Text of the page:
Yoga, Iyengar Yoga is truly one of the reasons I have come to India. B.K.S. Iyengar helped to create this form of yoga so that all people, even people with neurological and other disabilities can benefit from the practice. I have been studying it for the last year in LA and now I am coming to the source.
“If he asked me, I’d have to sleep with Prince,” I explained plainly to my husband, Robin in our fifteenth month of marriage. I wasn’t looking for a reaction. I was just stating the obvious. I was new to marriage then and didn’t fully appreciate not saying everything I thought. Read the rest of this entry »
Dear Family and Friends, 30 August 2009
So far, India is warm, colorful, and beautiful. There is chaos and confusion, wealth, and poverty all intermingled in a brew of vibrant garments and backfiring vehicles.
It’s now more than two weeks and we are settled in some ways and in other ways, the shock has worn off and we are now stunned.
Heathrow airport was jam-packed with people going to India and to the Middle East. I already felt like a foreigner. When a woman in a full black Burka passed, Taj’s eyes nearly popped out of his head. Her veil was mask-like and adorned with silver jewels. To him she looked like a Ninja. To me, she looked like yet another person in a faster line than ours.
In total, we had eight very heavy suitcases, three carry-ons, one car seat, two rolling backpacks and one regular backpack. There was also a rolling cooler which contained my medication, a ham sandwich, cold cuts, two kinds of cheese and an Elmo “booboo” pack. Not to mention three grouchy kids, a leather cowboy hat, one guitar and me.
I was in my new teal, floor length cotton Target dress. My mother-in-law washed and pressed for it me before we left as an act of love and perhaps a peace offering. Both of us were too stubborn to apologize for the God-awful fight we’d had a few days back so we were making small gestures to try and repair the damage.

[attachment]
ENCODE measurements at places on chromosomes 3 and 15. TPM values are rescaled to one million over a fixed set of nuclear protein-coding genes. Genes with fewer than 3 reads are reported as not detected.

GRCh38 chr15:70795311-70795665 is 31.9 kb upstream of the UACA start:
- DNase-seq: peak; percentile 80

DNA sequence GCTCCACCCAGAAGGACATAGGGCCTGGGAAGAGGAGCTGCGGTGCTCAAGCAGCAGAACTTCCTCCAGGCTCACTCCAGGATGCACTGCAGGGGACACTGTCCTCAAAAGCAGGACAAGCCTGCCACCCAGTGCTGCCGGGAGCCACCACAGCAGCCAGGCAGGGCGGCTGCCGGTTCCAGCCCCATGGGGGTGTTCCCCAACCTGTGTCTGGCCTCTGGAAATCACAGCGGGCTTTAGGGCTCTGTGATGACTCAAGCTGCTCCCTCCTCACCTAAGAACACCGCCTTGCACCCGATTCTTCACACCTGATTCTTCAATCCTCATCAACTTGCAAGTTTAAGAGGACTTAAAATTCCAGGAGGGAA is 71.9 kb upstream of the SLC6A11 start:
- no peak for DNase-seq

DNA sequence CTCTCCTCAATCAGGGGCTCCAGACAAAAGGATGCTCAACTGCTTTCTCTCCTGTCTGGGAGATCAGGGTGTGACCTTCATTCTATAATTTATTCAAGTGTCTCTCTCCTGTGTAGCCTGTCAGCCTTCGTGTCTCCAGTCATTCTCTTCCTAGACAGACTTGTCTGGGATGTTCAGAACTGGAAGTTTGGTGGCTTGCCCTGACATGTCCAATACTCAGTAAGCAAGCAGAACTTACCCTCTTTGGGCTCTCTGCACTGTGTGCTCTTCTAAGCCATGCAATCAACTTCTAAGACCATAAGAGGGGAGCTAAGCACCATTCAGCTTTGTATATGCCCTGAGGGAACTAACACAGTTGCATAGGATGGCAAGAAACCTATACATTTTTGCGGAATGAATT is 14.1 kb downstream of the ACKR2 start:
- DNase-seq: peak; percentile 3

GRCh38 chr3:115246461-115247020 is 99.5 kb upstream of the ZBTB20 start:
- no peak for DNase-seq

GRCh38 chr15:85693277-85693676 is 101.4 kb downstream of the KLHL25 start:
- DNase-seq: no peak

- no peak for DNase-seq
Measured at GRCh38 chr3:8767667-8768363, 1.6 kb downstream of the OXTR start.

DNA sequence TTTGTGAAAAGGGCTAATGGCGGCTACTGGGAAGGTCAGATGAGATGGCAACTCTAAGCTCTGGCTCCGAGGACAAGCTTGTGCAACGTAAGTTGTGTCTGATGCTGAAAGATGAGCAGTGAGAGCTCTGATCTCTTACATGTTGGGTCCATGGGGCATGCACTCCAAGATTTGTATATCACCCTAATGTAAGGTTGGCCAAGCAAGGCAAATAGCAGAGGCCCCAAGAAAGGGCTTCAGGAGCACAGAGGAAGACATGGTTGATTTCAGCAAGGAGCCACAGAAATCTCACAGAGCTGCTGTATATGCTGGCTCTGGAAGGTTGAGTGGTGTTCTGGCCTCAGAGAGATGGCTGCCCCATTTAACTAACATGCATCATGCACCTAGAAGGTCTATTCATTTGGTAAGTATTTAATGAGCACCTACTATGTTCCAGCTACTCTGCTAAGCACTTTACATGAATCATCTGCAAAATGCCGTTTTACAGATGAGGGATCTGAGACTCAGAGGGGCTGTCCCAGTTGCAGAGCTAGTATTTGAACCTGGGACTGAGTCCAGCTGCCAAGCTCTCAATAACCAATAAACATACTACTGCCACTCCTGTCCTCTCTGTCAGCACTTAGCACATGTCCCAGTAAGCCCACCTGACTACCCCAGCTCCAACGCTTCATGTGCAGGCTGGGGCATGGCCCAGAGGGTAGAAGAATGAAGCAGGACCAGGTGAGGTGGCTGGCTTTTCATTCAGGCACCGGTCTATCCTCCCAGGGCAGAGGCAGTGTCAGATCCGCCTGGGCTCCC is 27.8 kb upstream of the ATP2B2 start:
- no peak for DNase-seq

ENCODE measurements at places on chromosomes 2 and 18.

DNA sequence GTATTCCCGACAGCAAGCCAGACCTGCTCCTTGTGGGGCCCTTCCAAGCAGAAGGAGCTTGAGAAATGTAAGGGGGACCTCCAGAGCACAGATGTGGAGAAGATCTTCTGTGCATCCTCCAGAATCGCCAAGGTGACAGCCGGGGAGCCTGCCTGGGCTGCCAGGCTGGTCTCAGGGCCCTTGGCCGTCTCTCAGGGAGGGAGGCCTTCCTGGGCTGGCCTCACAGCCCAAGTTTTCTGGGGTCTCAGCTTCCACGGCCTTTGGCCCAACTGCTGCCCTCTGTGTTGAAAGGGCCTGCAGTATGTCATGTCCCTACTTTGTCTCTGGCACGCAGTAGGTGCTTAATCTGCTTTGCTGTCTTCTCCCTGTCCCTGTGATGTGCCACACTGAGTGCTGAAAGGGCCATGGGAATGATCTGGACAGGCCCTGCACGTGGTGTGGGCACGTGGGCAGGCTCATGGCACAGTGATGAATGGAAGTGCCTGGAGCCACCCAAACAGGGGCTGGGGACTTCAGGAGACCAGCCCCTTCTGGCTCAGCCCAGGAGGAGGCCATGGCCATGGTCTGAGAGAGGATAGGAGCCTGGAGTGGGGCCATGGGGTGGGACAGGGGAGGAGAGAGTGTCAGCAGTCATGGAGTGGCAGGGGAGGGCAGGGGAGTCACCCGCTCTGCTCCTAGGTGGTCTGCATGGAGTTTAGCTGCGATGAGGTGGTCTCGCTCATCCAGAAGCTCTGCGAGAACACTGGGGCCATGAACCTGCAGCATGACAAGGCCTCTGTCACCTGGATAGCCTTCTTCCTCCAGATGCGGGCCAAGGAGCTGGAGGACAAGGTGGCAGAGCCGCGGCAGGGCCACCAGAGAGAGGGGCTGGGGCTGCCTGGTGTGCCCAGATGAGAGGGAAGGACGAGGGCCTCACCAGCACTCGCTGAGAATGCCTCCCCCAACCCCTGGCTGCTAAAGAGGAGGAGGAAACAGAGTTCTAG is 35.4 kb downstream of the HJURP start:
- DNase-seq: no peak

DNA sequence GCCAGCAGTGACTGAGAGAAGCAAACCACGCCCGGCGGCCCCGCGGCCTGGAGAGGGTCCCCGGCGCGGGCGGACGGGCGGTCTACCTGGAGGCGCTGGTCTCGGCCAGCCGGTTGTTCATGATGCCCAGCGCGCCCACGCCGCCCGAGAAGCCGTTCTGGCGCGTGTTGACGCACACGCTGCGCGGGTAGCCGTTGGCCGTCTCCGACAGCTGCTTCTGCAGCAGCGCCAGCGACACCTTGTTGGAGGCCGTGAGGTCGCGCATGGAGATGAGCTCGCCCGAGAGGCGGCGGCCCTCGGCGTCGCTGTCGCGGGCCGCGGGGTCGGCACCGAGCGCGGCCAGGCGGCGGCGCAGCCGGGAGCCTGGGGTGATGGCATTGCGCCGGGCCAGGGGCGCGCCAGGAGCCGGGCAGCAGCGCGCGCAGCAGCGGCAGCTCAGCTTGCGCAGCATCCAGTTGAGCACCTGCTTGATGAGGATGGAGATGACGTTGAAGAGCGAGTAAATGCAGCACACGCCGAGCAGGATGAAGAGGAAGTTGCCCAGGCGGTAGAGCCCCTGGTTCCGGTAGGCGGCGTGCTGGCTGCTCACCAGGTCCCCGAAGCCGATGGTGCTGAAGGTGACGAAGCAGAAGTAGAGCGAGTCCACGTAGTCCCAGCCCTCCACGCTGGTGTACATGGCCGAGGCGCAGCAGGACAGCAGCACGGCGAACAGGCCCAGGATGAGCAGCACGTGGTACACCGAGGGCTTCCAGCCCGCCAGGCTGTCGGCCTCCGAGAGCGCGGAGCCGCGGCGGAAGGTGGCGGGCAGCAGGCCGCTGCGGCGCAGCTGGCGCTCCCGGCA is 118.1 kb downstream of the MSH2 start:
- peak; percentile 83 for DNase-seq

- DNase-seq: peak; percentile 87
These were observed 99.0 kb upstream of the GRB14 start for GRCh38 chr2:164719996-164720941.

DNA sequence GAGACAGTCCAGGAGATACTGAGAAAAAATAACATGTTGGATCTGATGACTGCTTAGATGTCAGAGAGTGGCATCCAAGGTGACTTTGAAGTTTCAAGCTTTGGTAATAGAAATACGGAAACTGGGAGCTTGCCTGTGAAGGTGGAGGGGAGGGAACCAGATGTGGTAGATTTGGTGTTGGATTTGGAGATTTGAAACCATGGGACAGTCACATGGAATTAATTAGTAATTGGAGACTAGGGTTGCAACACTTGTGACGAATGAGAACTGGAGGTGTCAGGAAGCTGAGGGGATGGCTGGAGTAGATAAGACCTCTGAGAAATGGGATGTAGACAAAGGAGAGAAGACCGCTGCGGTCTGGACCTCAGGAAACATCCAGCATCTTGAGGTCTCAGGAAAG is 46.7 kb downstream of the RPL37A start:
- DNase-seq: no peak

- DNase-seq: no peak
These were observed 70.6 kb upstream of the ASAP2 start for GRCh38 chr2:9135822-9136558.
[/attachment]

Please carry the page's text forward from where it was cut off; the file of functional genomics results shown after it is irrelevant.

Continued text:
When we first got to India and my kids were obsessed about one stray dog after the next, I gave them a little lecture. “For every dog you see, there are hundreds of people, many are children, who aren’t in school, who don’t have toys and clothes or beds to sleep in. Don’t forget about them, don’t overlook them.”
My then 14-year-old son Addae said, “Mom, it’s just that we feel like we know what to do when we see a dog with a hurt paw or that’s hungry. It’s not that we don’t care about the people, it’s just that we don’t know what to do.”
Many of our friends and family don’t know what to make of our move to India. For 20 years, we lived in the same neighborhood in Los Angeles. We raised our three sons in that house and even birthed the last one on the bathroom floor (but that’s another story.) Our friends and family are trying to figure out why now, why Mumbai, and in many ways, it is still a mystery to us.
The short answer is that Robin, my husband of 23 years, who describes himself as devilishly attractive, stunningly handsome, smart, sexy, charming, witty, and modest, works for a company that was purchased by Reliance, a huge Indian conglomerate that owns a start-up in Mumbai. The company does the same digital restoration Robin did in Southern California, on a mammoth scale. In an attempt to ensure job security, he put his name in the hat to move to India and head the operation here. He liked the idea of helping build a company from the ground up and we were both excited about the prospect of traveling to a new country with our family.
I haven’t ruled out the possibility that we are collectively suffering a mid-life crisis and we decided to move away from everything we built in the last two decades in a desperate attempt to revive a boring and static life. It is also very possible that we have lost our minds.